ManpowerGroup surveyed 1,900 Canadian employers to measure intentions to hire or fire employees.
A recent survey of employers by the ManpowerGroup anticipates a 'mild hiring climate' over the next three months. (CBC)
A new quarterly survey suggests about 16 per cent of Edmonton employers intend to hire in the upcoming three months, while four per cent anticipate cutbacks.
Among employers surveyed, 79 per cent say they expect staffing levels to remain unchanged. One per cent said thyey were unsure of their hiring plans.
ManpowerGroup, a staffing firm that studies labour market and employment trends, released its latest Canadian employer survey of 1,900 employers on Monday. The survey is conducted every quarter to measure employer intentions to increase or decrease staff.
Edmonton can expect to see a "mild employment climate" over the next three months, which would put the city on pace with the national average. The results suggest the city may see modest gains in employment in the short term.
"It's right on mark with the Canadian outlook," said Ahmed Borhot, Manpower Alberta operations leader.
This Net Employment Outlook of 10 per cent for Edmonton is a one percentage point decrease when compared to the previous quarterly outlook. When compared to the results of last year's Edmonton outlook, it's a decrease of five percentage points.Western Canada had the lowest job outlook at seven per cent compared to Ontario, Quebec and Eastern Canada. Quebec at 18 per cent has the highest outlook.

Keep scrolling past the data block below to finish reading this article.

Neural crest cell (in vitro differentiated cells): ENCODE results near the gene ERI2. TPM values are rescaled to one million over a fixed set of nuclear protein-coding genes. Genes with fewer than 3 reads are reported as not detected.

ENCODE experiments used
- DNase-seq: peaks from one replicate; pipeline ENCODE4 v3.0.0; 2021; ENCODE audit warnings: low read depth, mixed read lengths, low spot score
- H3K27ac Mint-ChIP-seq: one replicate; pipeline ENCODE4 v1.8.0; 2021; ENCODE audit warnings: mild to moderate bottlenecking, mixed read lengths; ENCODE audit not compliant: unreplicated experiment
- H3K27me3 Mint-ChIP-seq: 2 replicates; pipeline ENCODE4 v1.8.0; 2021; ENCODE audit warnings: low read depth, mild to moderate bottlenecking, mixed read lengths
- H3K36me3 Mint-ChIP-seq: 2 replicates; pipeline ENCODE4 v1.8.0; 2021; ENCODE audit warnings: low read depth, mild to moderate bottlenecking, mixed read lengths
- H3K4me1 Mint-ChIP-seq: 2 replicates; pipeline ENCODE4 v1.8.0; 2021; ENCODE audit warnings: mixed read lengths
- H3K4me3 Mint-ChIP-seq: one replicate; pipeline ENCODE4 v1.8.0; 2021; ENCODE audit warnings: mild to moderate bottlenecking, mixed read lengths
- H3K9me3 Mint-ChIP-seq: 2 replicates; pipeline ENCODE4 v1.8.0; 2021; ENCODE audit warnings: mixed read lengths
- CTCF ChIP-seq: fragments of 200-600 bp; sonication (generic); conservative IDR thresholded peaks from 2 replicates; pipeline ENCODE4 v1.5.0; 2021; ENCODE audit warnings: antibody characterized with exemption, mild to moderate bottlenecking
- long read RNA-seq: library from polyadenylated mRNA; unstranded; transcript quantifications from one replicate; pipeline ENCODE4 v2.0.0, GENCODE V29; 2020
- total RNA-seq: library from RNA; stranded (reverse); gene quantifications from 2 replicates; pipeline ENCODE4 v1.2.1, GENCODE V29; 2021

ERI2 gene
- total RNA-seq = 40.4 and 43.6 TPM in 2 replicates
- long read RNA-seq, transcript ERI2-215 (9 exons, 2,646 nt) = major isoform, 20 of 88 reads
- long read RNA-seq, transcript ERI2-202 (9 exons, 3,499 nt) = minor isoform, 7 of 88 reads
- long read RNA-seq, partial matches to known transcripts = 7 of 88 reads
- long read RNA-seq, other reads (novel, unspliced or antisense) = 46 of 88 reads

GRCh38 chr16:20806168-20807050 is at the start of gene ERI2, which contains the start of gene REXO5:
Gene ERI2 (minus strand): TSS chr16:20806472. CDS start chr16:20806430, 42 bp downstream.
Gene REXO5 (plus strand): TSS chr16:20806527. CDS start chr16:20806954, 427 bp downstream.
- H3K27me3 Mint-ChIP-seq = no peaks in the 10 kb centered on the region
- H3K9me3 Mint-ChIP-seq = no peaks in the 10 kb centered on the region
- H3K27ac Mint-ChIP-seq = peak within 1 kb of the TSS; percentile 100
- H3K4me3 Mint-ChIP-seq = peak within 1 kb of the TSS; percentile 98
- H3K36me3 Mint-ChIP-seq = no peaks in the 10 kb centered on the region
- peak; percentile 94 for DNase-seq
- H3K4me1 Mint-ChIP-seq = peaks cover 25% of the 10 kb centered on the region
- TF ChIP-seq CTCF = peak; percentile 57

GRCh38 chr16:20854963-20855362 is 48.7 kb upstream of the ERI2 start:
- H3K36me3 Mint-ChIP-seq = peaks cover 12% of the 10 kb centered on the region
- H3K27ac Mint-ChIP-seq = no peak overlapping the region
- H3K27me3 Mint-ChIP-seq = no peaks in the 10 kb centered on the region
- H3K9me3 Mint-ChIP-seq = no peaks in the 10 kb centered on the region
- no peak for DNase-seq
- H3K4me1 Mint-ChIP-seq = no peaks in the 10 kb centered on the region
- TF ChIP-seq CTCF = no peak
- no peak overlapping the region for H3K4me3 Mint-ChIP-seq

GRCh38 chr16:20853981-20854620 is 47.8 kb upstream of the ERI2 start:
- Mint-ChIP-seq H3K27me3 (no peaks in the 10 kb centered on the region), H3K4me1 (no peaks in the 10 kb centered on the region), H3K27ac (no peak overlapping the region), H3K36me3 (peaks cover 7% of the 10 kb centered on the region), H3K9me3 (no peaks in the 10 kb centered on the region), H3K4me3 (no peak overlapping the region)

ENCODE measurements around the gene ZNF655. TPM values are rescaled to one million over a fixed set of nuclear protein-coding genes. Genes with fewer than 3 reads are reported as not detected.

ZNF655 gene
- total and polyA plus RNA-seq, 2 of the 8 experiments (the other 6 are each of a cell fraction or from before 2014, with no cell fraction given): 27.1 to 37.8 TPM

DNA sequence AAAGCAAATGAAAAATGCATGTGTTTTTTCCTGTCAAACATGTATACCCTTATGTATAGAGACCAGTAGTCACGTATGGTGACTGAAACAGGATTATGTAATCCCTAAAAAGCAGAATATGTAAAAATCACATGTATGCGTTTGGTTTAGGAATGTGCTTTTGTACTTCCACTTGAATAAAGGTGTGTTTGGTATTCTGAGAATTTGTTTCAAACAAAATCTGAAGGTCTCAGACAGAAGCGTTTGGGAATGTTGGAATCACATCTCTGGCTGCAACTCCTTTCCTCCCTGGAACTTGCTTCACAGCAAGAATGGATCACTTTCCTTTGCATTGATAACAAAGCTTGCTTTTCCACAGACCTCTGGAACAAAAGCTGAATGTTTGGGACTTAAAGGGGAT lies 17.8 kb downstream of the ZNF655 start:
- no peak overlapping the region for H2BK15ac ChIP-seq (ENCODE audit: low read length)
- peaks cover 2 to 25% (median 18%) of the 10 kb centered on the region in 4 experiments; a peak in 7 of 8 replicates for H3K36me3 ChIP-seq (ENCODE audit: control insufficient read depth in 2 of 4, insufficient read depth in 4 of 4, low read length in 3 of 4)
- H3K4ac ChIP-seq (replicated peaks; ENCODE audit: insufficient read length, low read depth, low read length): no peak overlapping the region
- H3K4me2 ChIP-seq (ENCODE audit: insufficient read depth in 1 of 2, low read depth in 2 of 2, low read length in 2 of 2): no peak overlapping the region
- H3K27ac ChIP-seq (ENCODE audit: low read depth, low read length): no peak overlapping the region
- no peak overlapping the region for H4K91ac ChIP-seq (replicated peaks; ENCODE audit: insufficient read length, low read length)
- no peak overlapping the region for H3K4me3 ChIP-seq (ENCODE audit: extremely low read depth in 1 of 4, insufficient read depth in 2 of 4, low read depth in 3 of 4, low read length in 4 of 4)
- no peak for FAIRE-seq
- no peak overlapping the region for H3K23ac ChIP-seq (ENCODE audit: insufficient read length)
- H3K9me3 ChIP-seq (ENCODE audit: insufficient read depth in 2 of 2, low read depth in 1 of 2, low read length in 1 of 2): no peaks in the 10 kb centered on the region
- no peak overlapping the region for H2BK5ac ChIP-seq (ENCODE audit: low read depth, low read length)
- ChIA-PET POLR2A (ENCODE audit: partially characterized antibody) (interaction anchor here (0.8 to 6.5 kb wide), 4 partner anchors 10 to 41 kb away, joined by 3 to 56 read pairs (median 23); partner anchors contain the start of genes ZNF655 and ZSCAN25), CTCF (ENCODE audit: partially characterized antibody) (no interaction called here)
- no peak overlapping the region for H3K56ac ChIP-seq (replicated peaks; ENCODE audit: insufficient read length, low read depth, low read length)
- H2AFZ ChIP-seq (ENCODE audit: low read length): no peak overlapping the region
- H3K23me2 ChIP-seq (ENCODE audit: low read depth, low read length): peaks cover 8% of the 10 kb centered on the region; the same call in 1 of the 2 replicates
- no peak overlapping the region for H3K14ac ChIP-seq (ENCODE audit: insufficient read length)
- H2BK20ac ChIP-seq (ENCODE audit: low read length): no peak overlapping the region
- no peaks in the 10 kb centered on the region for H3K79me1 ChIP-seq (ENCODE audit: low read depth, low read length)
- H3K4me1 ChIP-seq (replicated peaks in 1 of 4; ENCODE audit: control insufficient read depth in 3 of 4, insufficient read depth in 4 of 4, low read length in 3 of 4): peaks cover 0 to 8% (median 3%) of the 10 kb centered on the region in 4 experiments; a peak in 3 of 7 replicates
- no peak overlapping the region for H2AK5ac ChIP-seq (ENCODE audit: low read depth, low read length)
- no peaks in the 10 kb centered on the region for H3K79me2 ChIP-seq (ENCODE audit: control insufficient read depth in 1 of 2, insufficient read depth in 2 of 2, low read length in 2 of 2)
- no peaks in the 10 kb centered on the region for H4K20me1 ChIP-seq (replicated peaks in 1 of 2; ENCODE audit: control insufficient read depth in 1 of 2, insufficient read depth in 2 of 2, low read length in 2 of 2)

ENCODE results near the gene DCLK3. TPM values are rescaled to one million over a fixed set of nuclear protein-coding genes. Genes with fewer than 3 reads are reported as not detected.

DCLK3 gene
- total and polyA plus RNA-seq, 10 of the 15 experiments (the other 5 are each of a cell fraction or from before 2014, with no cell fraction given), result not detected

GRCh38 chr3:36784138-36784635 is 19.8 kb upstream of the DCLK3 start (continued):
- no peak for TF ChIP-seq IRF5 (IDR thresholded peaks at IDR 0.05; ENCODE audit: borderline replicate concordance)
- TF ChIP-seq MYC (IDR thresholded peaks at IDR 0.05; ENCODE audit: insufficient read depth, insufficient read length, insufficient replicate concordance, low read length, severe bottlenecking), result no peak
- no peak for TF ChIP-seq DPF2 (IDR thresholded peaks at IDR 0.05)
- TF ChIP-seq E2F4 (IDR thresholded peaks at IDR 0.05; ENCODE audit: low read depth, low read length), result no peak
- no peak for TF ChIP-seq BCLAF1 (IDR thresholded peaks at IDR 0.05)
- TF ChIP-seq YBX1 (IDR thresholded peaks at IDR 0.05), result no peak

"Canadian job growth has picked up in the first quarter of 2019, and this appears to be reflected in the forecast for the second quarter of 2019, said Darlene Minatel, Country Manager for ManpowerGroup Canada, in a news release.
"With the private sector ramping up hiring efforts, 66,800 new jobs were created January, and this trend can be expected to continue in the second quarter of the year."
On Friday Statistics Canada released its monthly unemployment rates of 33 metropolitan areas. Edmonton ranked third highest with an unemployment rate of seven per cent, behind Calgary and St. John's.
Statistics Canada cited an increase of 3,800 jobs across Alberta in February. Between those jobs and the latest Manpower survey, Borhot calls it a good scenario and says people are coming back into the workforce.
"Ultimately the biggest piece of insight I can give is for job seekers to understand the skills gap, understand that there is work out there, but understanding what you're skill set versus what's skill set that's needed and bridging that gap," Borhot said. "Right now there is a major talent shortage."